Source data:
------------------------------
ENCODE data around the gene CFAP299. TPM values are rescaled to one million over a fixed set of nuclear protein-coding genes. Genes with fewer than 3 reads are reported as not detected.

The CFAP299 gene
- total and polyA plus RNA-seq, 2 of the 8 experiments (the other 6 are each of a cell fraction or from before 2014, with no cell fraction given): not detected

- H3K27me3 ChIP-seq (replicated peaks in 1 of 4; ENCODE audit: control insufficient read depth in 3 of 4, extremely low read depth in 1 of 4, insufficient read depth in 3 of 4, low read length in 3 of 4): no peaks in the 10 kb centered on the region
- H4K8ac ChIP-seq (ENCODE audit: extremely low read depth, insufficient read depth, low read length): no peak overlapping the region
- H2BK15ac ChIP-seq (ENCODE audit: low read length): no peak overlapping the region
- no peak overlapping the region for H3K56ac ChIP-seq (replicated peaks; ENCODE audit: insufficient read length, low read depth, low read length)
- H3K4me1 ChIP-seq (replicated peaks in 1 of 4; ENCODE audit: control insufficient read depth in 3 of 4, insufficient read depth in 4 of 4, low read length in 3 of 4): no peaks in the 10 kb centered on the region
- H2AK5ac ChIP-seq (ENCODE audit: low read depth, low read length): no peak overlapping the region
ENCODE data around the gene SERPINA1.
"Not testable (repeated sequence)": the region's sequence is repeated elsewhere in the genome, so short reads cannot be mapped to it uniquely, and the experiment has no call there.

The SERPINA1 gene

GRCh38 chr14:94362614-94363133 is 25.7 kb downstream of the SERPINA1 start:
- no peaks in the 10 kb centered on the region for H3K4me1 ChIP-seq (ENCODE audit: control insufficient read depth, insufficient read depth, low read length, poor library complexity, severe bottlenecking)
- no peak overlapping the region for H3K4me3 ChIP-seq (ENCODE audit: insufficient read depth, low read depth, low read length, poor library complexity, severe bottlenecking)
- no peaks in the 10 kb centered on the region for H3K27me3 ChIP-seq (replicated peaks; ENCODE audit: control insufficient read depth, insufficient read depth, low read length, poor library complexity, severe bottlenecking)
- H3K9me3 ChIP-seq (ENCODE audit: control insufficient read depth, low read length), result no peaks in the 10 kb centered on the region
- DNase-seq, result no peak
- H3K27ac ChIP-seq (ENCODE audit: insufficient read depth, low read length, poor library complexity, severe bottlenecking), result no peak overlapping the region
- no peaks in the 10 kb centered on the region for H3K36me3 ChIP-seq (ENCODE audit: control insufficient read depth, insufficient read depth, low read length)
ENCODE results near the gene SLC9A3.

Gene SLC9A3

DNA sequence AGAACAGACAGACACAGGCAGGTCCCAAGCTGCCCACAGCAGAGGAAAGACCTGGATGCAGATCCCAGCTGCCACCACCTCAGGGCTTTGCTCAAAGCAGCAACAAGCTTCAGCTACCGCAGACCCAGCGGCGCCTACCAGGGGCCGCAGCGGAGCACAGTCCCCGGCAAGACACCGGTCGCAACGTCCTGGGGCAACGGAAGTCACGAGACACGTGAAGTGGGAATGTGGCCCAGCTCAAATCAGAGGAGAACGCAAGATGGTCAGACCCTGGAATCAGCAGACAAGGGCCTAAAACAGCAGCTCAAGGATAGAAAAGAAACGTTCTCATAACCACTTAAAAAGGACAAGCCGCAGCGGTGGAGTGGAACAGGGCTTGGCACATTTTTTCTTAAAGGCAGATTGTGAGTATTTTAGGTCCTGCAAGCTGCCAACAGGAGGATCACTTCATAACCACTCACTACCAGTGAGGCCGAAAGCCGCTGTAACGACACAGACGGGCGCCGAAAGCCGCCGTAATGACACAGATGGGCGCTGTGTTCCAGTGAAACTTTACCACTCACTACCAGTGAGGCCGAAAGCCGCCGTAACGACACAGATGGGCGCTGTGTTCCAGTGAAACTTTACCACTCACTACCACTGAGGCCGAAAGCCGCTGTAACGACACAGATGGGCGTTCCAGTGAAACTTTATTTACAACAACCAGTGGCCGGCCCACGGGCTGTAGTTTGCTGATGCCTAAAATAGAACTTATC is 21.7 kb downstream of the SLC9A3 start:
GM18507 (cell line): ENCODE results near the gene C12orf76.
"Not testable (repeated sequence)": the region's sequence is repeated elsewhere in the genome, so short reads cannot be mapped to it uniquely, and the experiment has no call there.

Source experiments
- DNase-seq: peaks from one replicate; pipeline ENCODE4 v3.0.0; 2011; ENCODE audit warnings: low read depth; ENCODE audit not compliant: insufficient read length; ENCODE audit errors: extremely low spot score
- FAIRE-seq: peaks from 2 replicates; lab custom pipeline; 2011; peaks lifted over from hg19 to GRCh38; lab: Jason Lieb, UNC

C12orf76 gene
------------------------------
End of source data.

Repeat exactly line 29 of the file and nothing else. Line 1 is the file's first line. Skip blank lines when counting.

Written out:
C12orf76 gene